All "soft" solders will not stay polished like sterling silver. I teach that you should use nothing but hard solder, because of just that, polishing. I like to solder a piece, and polish it so that you can never see the solder joints when I am finished. This makes it looks as if it were cast. Think of it is way: to make "easy (1325)", "medium (1360)", and hard (1450), they have to add more and more "junk" metals to bring down the flow temperatures. I like hard because it polishes almost as if it was sterling and stays that way for years and years. My wife has pieces that I polished over 20 years ago, haven't touched since, and you cannot see any black oxidized solder lines.
Here is a really quick step-by-step of how I teach soldering.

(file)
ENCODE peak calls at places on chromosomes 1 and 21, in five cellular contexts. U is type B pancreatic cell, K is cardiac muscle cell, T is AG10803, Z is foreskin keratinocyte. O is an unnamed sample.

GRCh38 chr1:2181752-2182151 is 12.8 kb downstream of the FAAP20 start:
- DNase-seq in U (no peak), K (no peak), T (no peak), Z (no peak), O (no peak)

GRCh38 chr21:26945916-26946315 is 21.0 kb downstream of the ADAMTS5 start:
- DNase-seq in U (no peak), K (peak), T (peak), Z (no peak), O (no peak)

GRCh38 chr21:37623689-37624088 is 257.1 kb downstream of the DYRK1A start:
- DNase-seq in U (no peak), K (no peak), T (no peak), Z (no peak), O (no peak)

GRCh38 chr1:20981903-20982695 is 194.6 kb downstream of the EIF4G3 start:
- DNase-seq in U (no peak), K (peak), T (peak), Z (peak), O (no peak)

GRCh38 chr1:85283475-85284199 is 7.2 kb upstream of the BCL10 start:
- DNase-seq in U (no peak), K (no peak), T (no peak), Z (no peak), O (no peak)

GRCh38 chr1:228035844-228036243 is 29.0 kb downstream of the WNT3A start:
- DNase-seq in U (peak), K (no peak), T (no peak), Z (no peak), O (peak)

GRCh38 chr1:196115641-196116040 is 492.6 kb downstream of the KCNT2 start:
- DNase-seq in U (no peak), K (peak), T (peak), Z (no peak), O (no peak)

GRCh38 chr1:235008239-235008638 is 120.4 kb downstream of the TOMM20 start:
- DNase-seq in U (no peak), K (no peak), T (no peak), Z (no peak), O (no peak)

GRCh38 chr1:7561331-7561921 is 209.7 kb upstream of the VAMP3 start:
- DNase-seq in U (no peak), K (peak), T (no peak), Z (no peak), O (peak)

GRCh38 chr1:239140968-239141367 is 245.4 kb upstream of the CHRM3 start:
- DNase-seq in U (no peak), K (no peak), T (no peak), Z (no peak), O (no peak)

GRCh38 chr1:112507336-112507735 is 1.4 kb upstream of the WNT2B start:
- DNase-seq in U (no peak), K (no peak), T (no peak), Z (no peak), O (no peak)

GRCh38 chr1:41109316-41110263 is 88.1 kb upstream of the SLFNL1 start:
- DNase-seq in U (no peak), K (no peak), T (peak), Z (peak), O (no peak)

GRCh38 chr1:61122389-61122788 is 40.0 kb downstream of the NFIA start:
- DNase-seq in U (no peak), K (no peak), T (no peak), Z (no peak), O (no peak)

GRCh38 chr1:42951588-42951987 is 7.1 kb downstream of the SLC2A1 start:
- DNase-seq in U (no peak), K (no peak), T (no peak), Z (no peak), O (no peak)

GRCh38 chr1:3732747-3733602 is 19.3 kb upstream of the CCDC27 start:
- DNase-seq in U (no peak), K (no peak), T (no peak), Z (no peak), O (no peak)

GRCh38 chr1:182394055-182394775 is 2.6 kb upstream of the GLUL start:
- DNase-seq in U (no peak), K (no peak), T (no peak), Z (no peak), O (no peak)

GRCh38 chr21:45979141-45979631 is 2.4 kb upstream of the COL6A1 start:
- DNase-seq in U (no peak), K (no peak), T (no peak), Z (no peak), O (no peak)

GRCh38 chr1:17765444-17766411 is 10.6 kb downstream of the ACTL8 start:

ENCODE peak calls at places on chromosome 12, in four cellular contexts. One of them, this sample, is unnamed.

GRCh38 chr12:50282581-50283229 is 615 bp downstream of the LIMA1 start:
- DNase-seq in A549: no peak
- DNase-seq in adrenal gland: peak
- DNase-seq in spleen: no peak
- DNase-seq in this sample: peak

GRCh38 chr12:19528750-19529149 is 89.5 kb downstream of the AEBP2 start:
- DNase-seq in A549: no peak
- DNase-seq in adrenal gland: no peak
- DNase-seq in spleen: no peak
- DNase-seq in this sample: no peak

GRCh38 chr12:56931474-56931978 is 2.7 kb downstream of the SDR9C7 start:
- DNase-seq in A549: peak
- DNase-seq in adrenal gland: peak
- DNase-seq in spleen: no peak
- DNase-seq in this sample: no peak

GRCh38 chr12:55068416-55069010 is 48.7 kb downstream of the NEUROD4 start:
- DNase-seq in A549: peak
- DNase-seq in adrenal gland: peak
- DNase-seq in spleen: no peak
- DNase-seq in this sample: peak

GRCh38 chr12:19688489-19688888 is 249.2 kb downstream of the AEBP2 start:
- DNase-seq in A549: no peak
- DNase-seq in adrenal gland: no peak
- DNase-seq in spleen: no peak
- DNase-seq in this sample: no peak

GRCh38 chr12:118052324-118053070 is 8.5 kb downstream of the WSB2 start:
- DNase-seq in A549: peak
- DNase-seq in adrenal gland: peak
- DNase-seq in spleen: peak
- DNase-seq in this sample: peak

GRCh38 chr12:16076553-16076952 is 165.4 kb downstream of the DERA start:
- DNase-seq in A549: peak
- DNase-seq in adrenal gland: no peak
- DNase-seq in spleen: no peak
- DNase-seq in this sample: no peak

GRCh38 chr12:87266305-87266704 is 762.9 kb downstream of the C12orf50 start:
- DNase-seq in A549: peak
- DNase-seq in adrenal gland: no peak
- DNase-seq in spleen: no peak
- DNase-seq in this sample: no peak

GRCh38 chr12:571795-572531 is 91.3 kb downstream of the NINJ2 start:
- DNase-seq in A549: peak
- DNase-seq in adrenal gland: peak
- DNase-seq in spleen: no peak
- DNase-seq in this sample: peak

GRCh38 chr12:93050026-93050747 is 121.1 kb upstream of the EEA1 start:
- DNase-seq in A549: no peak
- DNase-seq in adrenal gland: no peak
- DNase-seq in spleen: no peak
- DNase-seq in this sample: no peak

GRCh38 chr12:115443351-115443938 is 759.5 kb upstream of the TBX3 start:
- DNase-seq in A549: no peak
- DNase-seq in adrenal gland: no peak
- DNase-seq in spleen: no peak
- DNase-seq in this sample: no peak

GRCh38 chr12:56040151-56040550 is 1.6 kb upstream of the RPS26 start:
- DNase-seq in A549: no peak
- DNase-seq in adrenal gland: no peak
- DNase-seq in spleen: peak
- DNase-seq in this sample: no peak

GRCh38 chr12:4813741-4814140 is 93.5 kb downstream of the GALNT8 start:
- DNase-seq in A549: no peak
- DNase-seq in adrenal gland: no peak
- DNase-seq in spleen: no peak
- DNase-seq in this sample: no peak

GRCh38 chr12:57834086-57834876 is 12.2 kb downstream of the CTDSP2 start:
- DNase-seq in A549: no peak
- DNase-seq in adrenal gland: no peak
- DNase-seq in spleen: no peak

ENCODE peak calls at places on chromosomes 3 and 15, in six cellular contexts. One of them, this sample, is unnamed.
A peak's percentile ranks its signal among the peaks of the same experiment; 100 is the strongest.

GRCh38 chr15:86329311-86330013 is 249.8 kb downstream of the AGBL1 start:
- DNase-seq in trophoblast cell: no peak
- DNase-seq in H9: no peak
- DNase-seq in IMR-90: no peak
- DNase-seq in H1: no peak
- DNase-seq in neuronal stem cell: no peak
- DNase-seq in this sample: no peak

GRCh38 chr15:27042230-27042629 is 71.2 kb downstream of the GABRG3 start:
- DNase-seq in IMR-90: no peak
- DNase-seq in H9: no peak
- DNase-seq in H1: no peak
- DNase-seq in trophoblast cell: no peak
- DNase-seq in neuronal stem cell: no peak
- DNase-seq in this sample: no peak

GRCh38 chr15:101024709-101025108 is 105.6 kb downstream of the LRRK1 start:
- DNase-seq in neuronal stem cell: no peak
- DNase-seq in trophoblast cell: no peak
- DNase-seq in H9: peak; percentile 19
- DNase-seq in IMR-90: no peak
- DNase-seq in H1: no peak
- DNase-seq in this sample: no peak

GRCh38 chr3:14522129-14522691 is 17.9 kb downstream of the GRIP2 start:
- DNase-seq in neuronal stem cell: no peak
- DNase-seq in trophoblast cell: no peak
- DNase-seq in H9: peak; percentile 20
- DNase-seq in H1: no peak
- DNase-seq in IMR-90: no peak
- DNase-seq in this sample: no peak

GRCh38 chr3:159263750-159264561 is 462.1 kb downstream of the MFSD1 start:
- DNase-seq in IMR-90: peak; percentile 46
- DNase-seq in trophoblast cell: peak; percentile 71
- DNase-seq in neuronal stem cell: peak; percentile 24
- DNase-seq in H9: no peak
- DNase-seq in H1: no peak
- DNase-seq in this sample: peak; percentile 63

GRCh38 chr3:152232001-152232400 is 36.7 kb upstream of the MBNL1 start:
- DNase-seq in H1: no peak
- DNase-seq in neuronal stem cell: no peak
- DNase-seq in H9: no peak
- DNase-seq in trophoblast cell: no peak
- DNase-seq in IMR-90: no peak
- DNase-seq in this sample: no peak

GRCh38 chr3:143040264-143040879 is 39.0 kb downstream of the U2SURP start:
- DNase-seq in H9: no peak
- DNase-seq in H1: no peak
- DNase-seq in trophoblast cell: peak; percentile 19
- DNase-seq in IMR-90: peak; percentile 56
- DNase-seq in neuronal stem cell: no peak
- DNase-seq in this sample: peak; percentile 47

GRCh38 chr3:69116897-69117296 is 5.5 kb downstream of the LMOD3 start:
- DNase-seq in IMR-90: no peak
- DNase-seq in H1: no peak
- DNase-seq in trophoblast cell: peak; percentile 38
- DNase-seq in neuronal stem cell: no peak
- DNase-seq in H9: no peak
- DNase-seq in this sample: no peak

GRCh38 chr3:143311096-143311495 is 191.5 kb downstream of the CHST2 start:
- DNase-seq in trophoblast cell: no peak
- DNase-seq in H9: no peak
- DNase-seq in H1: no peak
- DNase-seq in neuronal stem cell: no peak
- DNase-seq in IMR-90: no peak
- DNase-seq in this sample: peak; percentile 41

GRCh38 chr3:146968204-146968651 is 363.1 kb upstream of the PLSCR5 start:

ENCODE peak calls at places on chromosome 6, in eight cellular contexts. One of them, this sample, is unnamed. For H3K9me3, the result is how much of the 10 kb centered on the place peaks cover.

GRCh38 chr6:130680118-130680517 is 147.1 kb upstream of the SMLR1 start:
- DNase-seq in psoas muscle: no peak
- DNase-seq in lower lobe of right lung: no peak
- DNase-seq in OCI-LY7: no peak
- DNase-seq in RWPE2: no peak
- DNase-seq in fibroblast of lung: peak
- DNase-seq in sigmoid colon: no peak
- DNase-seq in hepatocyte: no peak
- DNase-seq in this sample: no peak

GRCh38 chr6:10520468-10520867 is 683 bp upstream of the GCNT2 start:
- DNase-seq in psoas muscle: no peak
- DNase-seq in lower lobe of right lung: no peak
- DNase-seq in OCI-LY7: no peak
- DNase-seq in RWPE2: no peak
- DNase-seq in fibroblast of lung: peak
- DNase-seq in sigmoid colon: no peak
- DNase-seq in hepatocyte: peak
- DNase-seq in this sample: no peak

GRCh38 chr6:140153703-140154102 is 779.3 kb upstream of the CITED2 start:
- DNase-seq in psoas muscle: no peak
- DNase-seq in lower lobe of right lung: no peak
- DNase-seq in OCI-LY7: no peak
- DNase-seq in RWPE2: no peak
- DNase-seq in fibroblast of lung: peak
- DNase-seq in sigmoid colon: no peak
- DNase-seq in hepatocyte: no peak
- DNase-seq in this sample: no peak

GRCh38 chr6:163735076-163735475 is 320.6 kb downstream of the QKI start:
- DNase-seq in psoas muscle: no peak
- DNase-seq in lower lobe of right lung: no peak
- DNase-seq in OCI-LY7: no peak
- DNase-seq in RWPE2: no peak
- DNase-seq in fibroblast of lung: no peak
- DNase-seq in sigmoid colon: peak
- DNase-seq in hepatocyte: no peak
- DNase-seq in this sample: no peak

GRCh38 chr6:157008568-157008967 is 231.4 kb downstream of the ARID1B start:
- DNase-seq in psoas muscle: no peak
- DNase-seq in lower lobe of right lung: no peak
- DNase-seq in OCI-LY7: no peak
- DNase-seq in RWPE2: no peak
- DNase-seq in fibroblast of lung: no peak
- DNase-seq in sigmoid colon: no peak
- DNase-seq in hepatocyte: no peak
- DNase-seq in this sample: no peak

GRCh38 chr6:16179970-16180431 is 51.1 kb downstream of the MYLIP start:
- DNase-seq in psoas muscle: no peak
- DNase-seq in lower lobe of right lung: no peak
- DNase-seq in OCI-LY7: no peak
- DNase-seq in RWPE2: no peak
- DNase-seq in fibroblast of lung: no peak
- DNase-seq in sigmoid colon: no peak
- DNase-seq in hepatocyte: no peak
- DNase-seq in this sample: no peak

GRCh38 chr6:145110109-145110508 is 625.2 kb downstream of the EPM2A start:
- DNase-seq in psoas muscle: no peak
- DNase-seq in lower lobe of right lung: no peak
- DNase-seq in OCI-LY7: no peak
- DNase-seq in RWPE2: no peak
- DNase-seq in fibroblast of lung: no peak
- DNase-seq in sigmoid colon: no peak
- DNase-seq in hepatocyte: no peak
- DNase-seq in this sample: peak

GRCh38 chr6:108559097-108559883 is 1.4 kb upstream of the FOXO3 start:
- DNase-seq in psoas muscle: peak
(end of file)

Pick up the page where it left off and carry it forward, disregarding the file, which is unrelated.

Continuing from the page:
1.Set the piece up on a solder surface of your choice. I like charcoal blocks for a lot of different reasons. 2.Cut some hard solder. I use only sheet solder. I cut this into large pieces compared to most silversmiths. Pieces 1/8 x1/4 inch is my average size. Sometimes I use pieces twice that size. I refuse to put several "snippets" on when I can put one large piece on. Remember, I use only hard solder. If I was using easy, I would have to use very small pieces, because of the ugly solder joints it makes. 3.Light the torch of your choice. All the jewelry on this web site was made by the students with a $18.00 torch from Ace Hardware! This is the world's worst torch to use for silversmithing, but I am extremely proud of their work, especially their first pieces. By the way, I am not the type of teacher that does the work for my students, it is all their own work. 4.Spray on Aquiflux self pickling flux. That's right, I spray it on. I was taught by an 80 year old silversmith almost 30 years ago. He had gotten quite shaky, and could not "paint" on flux without completely moving everything. Because of this, one night I tried putting flux in a spray bottle and spraying it on. It worked great, and I have used this method ever since. Of course, I have found that I did not invent the wheel. I have talked to many people who have used spray bottles for years before I did! Everything that I teach was taught to me by someone! I just have tried to use the best method for me. 5.Heat the piece only enough to dry the flux past the "crusty" stage. 6.Spray on more, and heat the piece again if it did not get completely covered with flux. I flux the whole piece every time! 7.Using bent tweezers that are spring-loaded to shut, place the solder on the joints. Use lots if you are using hard solder, almost none if you are using easy. 8.Begin heating the piece as far away from the joint as possible. I teach my students to keep the torch moving so that their reaction time is increased. They can move the torch off the piece more quickly if they are already in motion. 9.Watch for the silver to start to change color as the torch moves over it. It will start to "shimmer." This is not quite the same as the shimmer when it melts, but a color change for sure. 10.Watch for the Dixon's flux to puddle, and then melt into a "syrupy" brown thick puddle. I watch the flux more than anything else to know what temperature my silver is at. I believe it must melt and flow into this syrup stage at about 1350 to 1400 degrees. 11.When the flux does its syrupy thing, I move the torch to the joint, and at the same time, I move it up slightly away from the piece. This is how I adjust the temperature of the piece. It heats up a larger area, which I believe you need in order to solder silver. (Gold is just the opposite, I think.) 12.The split second the solder flows, get off it, and I mean off of it!! I would like to shout this. I have found that you can rarely fix anything by simply adding more heat after the solder has flowed. 13.There is no 13 (unlucky you know!). If it did not solder, ask yourself which of the five reasons was responsible, pickle your piece for about 10 minutes, take a break, eat something, or at least I do, and then come back and start with step 1.